Stratford war veteran receives France's highest war medal

Veteran George Mead is presented with the Legion d’honneur at Stratford Town Hall by Robert Mille, Honorary Consul for France.

A 92-year-old war veteran from Stratford-upon-Avon has received France’s highest decoration for his role in the D-Day Landings during the Second World War.

George Mead, who lives at The Limes care home on Alcester Road, was presented with the Legion d’honneur medal – the highest order for military efforts – by Robert Mille, Honorary Consul for France, during a ceremony at Stratford Town Hall last week (Wednesday 18 January).

As he arrived, George was given a hero’s welcome from friends and family, some of whom had travelled thousands of miles from Canada to mark the occasion. George said: ‘It’s an immensely proud day for me and I am delighted that I have so many friends and family here to share this experience with me.’

Mr Mead was among more than 156,000 British, American, and Canadian troops, marines, airmen and naval personnel who landed on the beaches of Normandy on 06 June 1944 – described as one of the most memorable wartime operations ever planned and executed. George first joined the army serving in the Royal Artillery Regiment. On the approach to and during the preparation for D-Day, he was transferred to the Oxfordshire and Buckinghamshire (Ox and Bucks) Regiment, 1st Bucks.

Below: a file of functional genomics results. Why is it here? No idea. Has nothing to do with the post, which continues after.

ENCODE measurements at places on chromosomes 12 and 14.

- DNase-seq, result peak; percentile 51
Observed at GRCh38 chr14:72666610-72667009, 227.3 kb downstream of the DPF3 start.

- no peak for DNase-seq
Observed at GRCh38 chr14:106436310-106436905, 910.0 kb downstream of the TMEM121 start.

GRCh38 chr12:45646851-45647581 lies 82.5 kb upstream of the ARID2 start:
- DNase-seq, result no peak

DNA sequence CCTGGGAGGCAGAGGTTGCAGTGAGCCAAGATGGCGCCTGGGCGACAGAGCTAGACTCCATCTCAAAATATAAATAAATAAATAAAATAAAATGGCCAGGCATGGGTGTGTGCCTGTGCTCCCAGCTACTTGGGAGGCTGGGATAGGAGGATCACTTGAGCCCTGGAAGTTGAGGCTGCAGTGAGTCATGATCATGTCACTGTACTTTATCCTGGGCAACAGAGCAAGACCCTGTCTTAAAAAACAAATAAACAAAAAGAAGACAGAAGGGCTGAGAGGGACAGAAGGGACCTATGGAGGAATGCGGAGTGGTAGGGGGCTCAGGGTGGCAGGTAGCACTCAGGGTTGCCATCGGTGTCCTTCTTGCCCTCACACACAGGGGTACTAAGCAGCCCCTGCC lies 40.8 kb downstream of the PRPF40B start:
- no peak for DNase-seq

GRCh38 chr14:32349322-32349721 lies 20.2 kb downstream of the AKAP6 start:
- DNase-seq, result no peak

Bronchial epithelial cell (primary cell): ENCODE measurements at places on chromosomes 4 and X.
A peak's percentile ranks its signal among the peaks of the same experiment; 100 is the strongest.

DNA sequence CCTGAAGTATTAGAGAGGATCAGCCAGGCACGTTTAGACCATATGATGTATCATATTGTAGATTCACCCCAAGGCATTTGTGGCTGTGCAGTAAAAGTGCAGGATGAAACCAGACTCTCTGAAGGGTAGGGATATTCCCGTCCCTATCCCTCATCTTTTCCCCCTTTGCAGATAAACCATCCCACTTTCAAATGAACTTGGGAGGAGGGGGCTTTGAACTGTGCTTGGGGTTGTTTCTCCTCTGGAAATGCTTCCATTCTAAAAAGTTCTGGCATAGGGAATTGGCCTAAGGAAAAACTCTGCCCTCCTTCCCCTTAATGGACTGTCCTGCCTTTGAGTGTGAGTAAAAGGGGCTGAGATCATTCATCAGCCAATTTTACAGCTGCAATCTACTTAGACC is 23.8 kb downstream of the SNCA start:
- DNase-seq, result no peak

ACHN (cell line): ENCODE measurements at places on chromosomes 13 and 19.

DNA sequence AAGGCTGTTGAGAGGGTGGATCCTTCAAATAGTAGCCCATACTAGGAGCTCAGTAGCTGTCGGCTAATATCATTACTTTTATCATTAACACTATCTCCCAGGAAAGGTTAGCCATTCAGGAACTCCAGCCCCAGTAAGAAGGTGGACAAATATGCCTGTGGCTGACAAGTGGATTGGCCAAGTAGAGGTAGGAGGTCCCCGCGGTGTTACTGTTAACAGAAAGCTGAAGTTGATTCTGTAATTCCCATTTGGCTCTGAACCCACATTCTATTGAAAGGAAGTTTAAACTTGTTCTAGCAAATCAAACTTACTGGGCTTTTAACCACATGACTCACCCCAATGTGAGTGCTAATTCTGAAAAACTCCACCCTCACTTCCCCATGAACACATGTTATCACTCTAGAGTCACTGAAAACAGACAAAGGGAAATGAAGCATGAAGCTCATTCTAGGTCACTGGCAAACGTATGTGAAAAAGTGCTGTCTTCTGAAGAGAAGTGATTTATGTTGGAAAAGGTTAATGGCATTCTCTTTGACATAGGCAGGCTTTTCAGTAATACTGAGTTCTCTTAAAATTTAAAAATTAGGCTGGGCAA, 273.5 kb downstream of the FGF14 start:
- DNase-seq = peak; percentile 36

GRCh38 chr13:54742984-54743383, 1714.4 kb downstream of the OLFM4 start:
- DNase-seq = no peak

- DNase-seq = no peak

After training and preparation, he joined thousands of other servicemen for the crossing on 5th June 1944, and was part of the first wave to go ashore the next day, landing on Sword Beach.

Along with his regiment, he fought his way up the beach, having been sent ashore with five days of ammunition and three days of food.

Together with the men who’d survived the beach assault, he continued fighting into nearby villages, before getting badly wounded and having to return to England to recover from his injuries. He was later sent to Palestine to join the war effort there.

George’s daughter Kate Himmens said: ‘My dad is a very humble man and hasn’t told us a lot about what he experienced during the war.

We do know that not a day goes by where he doesn’t think about his friends who died on that day and subsequent days.’

George returned to Normandy with his family for the 50th and 60th anniversaries of D-Day, and took part in the medal presentations in France.

During the 70th anniversary of the D-Day landings, French President Francois Hollande announced the Legion d’honneur would be awarded to all British veterans who fought in France between 1944 and 1945.

As the 73rd anniversary approaches, Kate explained what this honour means to George and his family, and said: ‘We are all immensely proud of my dad and it’s been a very emotional day for all of us.

It means a great deal to my dad – and rightly so – but it’s tinged with a little sadness for him because his friends aren’t alongside him to receive their recognition too.’